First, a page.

It’s a worthy labour of love

It is my baby’s birthday today (April 26), the youngest of my brood; four daughters who are no longer babies at all but instead are full-fledged adults, living lives in which I am an accessory, no longer a necessity.
I can’t pull them on to my lap and kiss away their tears when they are hurt. I can’t speak up for them and be their shield when others would do them harm. I can’t go along with them to interviews and proclaim their unsurpassed value, and how bloody lucky any employer would be to have them (mother bias aside).
It’s a strange sensation, every now and then, when I realize how quickly the time passed. The diapers and night-time feedings, the getting teeth and the losing teeth, and the growing pains that required leg massage in the wee hours of the morning all are but a distant memory.
I just saw my Laurie, Daughter #3, through labour and delivery as she welcomed Abigail Anne into this world. It is not an undertaking for the faint of heart and there were moments I felt crazed enough to demand to know where the “off” switch was so we could both take a breather from the torture-like endurance test of giving birth.
Laurie may have had it a little more difficult than myself, if I am being honest, but it was really, really hard. No other way to say it.
As I collapsed into bed at 6 o’clock in the morning, when it was all done, after running this marathon for almost 24 hours, I was thinking about labour and wondering why it is so painful; and wouldn’t we do better having been equipped with a zipper or using a teleporting method or osmosis or something without so much intense pain.
Wouldn’t that have been a better idea? I may ask the powers that be when I get to where I’m going, and I might consider some scolding and encourage evolution to pick up the pace.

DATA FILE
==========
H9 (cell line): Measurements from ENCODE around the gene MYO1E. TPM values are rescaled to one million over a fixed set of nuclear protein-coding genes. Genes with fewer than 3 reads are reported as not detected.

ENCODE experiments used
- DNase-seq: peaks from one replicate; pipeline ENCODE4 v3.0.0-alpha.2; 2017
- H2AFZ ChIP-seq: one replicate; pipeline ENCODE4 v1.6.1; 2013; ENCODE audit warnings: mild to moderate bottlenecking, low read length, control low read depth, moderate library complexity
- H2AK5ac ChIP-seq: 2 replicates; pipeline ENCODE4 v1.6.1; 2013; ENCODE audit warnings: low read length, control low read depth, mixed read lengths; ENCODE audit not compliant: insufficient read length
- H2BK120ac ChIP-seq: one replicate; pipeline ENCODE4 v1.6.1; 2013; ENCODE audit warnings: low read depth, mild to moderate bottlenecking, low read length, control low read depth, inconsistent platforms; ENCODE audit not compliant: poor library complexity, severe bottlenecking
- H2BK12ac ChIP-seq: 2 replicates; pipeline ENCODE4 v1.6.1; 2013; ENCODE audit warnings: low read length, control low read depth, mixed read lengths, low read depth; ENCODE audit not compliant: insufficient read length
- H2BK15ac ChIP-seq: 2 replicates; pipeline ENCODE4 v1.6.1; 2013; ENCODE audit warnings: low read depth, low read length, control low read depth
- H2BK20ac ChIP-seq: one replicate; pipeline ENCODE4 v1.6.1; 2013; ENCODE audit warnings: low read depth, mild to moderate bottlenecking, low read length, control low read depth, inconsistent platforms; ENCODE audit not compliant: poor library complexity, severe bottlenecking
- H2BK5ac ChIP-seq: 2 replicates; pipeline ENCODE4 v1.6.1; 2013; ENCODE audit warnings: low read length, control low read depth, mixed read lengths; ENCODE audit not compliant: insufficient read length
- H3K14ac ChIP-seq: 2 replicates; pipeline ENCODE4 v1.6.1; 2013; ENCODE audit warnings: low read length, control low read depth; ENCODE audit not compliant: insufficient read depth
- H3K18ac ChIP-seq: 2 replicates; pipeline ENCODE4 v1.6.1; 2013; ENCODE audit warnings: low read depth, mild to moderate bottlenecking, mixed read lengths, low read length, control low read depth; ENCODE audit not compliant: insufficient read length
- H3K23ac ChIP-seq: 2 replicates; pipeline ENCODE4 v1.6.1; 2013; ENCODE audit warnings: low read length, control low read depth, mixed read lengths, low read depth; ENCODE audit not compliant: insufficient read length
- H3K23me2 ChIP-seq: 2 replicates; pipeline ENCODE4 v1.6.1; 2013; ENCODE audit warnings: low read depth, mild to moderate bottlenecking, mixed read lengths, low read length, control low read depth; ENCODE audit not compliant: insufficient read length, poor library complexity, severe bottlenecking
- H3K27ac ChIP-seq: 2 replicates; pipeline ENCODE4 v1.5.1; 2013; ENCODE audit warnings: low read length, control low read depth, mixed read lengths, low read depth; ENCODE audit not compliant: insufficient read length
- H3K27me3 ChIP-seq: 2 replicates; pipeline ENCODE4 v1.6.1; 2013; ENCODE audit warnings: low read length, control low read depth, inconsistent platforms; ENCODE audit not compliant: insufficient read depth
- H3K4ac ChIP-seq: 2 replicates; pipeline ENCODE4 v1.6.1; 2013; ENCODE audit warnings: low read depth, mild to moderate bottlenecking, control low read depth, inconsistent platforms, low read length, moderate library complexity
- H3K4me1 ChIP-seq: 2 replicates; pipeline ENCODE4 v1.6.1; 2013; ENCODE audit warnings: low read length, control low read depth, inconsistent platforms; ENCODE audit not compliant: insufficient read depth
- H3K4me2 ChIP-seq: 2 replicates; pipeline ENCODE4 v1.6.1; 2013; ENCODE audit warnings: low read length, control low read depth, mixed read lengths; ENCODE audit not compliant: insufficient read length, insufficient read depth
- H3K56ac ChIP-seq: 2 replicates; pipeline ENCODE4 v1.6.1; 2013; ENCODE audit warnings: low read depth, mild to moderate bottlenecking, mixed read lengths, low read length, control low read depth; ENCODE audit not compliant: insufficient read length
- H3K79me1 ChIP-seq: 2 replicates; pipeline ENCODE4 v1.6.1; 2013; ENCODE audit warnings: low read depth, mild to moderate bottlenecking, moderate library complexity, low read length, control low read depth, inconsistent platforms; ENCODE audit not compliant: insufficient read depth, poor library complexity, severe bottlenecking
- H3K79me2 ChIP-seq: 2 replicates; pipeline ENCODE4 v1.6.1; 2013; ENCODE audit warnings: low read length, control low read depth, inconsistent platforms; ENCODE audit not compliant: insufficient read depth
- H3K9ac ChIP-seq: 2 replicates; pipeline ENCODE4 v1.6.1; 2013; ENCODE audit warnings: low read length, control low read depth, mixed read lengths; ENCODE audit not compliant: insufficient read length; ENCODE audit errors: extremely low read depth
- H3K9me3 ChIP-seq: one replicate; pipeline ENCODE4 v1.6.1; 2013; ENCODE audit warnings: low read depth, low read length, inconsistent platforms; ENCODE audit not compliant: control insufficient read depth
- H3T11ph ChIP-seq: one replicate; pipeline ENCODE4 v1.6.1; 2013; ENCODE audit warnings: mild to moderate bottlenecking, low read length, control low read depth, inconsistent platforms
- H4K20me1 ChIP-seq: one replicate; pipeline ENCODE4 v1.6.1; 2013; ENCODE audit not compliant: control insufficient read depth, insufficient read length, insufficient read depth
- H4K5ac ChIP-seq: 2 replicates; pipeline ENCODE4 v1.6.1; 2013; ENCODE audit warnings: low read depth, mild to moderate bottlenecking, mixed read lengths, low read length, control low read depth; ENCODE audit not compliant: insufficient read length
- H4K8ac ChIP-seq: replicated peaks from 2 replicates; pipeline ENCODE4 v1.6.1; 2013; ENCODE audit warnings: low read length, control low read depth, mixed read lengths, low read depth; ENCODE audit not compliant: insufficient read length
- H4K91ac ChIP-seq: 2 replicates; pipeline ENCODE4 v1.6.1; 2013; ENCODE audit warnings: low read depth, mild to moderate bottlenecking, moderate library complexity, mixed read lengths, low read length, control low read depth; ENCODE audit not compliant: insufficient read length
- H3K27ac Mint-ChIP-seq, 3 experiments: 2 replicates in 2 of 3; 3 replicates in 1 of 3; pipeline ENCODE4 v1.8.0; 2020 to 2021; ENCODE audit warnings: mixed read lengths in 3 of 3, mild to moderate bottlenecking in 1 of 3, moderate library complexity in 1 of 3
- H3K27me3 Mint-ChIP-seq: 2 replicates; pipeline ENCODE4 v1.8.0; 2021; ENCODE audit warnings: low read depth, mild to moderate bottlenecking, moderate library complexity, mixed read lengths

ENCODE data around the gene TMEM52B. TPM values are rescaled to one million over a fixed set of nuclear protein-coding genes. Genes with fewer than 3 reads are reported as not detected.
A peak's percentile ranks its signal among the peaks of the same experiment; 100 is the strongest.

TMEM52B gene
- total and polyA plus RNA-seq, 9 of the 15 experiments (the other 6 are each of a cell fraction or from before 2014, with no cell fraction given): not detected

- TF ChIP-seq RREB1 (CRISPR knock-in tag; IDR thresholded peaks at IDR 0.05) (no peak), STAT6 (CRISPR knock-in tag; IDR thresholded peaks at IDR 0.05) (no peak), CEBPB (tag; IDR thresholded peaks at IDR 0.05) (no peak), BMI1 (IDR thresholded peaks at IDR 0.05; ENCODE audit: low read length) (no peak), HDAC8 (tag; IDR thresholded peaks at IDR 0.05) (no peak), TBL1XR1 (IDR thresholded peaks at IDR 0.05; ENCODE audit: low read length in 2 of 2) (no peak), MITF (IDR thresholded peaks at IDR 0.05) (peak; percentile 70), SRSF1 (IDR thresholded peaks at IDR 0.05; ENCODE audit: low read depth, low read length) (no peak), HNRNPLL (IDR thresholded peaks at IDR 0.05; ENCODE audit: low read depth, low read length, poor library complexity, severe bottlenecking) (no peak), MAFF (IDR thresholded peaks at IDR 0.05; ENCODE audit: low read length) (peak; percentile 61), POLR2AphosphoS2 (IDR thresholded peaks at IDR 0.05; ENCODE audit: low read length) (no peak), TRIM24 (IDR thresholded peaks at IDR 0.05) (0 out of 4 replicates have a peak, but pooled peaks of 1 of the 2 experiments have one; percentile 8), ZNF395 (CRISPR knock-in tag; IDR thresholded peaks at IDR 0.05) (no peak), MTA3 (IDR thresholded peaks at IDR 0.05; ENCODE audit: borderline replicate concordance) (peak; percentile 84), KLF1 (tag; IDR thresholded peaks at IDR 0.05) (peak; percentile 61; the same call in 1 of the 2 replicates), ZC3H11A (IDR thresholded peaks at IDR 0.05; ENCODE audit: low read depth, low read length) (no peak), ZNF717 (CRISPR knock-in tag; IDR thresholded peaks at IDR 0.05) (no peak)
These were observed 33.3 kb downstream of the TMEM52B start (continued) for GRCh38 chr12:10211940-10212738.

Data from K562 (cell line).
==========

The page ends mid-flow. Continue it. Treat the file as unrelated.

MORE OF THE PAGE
In the end, though, I think labour serves a valuable purpose.
Motherhood is all-encompassing. It is my life’s work, and everything that came before or after pales in comparison. Labour and delivery is a rite of passage, and it is an experience that tells women we can do anything; that arms us for the heart-ache that comes with watching our child hurt and struggle, or worse, to lose them.
Having been through the intensity of birth tells us we are survivors–even in those moments when we are certain we will not survive.
I recently heard a speech given on how we cripple our children. We have created a generation of those who feel entitled, who don’t want to fly the nest, who think life should be perfect and aren’t willing to settle for less without complaint and angst.
Most of our suppositions about parenting are clearer in hindsight, so I tend to err on the side of what my heart tells me to do.
We could take some notes from the animal kingdom. Beavers allow their young to stay with the family unit for more than two years before driving them out. Elephant mothers nurse their young for four-six years; the calves staying with their mother for as long as 16 years.
But my favourite-the killer whale, whose young stay with their mother for life. That makes the most sense to me.
And what do I have to say about the mind-numbing pain of labour? Worth it, every second.